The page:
Miguel Custodio on the Astroworld Lawsuits: Lasting change is not likely

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Travis Scott during an interview

After a month of facing an onslaught of public scrutiny and multi-billion dollar lawsuits, rapper Travis Scott sat down with radio and talk show host Charlamagne tha God last Thursday, Dec. 9 for his first interview since the deadly crowd surge at his Astroworld festival that killed 10 and injured hundreds.

In an attempt to refute the allegations that he continued to perform despite having knowledge of the deaths, Scott claimed he didn’t know what happened until after the show and that from his position on stage, he was unable to tell the difference between the audience enjoying the show versus being in danger.

This interview comes after more than 300 lawsuits have been filed against Scott, concert promoter Live Nation and other companies associated with the festival with plaintiffs altogether seeking a breath-taking $14 billion — thus far. According to the Associated Press, while no one has been charged yet, Scott and event organizers are the focus of a criminal investigation by Houston police.

Early on, reporters turned to Miguel Custodio, accident and personal injury lawyer and co-founder of Custodio & Dubey LLP, to make sense of the tragedy.

In Vice, Custodio anticipated the size and scope of the liability lawsuits that would be filed. “We’re going to continue to see a massive number of lawsuits. Potentially, everyone who was at the show and had a ticket could file a claim for damages,” he said. “It will be difficult to differentiate between people who were caught up in the surge and those who were not. This was the main event, so everybody would have been gathered around the stage and many of them likely walked away with cuts and bruises or PTSD. So the class of plaintiffs could potentially be every ticketed guest.”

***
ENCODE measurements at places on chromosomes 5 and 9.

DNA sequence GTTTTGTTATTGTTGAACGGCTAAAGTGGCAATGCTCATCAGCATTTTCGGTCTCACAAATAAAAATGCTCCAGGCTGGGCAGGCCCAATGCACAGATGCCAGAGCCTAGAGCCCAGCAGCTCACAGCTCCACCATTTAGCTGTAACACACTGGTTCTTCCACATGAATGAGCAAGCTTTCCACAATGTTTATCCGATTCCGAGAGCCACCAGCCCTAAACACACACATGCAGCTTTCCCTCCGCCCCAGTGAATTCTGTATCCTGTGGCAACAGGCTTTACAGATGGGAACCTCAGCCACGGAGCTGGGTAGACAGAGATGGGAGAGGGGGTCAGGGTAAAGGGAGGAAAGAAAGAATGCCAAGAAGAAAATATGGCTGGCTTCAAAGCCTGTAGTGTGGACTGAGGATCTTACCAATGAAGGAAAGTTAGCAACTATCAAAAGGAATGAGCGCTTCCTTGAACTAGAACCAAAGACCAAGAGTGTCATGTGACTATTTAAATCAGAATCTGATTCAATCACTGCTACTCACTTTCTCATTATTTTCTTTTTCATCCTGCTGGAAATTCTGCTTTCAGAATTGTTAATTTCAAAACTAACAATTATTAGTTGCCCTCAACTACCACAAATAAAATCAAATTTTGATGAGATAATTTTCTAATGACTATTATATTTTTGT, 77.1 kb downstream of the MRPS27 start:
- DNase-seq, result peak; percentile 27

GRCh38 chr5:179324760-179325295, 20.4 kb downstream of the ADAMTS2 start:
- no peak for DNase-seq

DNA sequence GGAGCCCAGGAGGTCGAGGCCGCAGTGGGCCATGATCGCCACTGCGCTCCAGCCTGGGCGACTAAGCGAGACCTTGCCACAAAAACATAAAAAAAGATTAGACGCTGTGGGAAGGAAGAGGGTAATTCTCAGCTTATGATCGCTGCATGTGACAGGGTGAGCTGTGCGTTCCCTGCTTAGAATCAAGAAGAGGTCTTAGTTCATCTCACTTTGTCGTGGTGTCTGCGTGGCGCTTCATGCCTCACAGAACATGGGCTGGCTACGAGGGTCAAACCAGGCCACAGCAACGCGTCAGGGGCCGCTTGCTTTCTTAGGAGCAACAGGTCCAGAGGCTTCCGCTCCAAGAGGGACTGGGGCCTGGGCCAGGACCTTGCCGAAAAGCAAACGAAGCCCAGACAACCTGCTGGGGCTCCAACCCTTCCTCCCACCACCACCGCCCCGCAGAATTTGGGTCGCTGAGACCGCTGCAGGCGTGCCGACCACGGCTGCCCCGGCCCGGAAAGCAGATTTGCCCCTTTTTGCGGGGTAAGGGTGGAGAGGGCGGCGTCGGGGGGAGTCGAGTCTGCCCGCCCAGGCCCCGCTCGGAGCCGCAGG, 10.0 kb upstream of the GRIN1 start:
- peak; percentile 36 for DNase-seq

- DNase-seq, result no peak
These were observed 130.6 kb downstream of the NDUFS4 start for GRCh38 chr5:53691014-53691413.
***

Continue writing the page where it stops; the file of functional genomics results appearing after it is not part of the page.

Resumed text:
As the investigation continues in Houston and victims file more lawsuits, concertgoers are looking to city officials and event organizers to ensure that no one else has to experience anything similar to what happened at Astroworld. It’s important to note, however, that fatalities at concerts have occurred multiple times before.

While this tragedy demonstrated significant changes need to be made to make arena concerts safer, and to prevent another Astroworld, Custodio said lawsuits from the families of those who died and from those injured will not be enough to make a difference. "I doubt that lasting change will come to the concert industry from the civil lawsuits. Lawmakers in some states might impose new regulations. We may see pressure to require seating at the front of an audience, to avoid people being pushed right up to the base of the stage. But music festivals are held every year across the country and they generate billions of dollars for the economy. I just don't see a world where people are never squeezed together at a concert.”

If you have suffered injury or harm due to negligent preparation at a large event, the attorneys at Custodio & Dubey LLP are ready to help you recover compensation.

Travis Scott performing on stage

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